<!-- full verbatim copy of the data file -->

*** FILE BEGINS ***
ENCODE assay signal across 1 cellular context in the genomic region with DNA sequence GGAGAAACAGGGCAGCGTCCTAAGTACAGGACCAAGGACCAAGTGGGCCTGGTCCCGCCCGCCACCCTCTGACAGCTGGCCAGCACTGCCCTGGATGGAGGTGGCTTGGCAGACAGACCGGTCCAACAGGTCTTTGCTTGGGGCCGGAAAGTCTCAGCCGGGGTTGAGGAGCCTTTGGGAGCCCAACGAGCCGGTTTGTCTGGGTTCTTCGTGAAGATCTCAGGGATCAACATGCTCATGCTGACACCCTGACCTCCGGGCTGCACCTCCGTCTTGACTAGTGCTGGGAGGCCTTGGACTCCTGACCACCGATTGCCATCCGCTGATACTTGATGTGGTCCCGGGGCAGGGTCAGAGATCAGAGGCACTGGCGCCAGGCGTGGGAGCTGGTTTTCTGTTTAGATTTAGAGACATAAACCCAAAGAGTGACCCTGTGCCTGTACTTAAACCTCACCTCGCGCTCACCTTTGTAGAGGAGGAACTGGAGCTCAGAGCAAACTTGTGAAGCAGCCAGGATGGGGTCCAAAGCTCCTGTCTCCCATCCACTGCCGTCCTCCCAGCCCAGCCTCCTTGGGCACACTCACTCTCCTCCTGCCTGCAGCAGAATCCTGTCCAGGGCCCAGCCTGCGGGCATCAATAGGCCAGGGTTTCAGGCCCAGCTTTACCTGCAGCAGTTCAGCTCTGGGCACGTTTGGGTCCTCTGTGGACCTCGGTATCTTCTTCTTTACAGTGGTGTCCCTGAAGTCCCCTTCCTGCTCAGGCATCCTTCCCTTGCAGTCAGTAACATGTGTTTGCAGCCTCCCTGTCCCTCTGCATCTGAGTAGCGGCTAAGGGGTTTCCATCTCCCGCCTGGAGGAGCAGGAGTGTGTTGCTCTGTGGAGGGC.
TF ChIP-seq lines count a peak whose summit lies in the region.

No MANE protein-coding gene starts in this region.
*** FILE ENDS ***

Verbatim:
ENCODE assay signal across 1 cellular context in the genomic region with DNA sequence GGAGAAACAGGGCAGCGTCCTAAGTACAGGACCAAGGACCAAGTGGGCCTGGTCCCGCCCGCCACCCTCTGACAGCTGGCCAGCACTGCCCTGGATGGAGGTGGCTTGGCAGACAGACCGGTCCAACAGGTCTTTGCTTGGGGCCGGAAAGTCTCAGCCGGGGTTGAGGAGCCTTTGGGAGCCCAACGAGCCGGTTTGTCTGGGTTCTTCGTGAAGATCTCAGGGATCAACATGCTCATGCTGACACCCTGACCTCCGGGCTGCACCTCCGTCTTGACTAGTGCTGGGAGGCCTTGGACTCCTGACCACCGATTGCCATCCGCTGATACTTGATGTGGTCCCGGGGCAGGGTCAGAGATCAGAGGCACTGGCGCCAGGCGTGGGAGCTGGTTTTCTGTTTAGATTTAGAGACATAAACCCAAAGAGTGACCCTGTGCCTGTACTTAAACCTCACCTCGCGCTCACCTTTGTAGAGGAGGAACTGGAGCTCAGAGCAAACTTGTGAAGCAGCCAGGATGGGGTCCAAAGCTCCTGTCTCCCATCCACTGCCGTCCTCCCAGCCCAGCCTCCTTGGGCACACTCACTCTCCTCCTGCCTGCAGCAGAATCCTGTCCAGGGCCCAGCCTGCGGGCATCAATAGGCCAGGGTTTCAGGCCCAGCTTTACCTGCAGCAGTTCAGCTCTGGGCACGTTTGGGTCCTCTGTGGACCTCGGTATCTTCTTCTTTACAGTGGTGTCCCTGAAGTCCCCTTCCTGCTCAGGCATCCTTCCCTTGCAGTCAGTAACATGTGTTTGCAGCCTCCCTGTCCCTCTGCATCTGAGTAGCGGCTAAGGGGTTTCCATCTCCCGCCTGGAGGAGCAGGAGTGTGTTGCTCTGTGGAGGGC.
TF ChIP-seq lines count a peak whose summit lies in the region.

No MANE protein-coding gene starts in this region.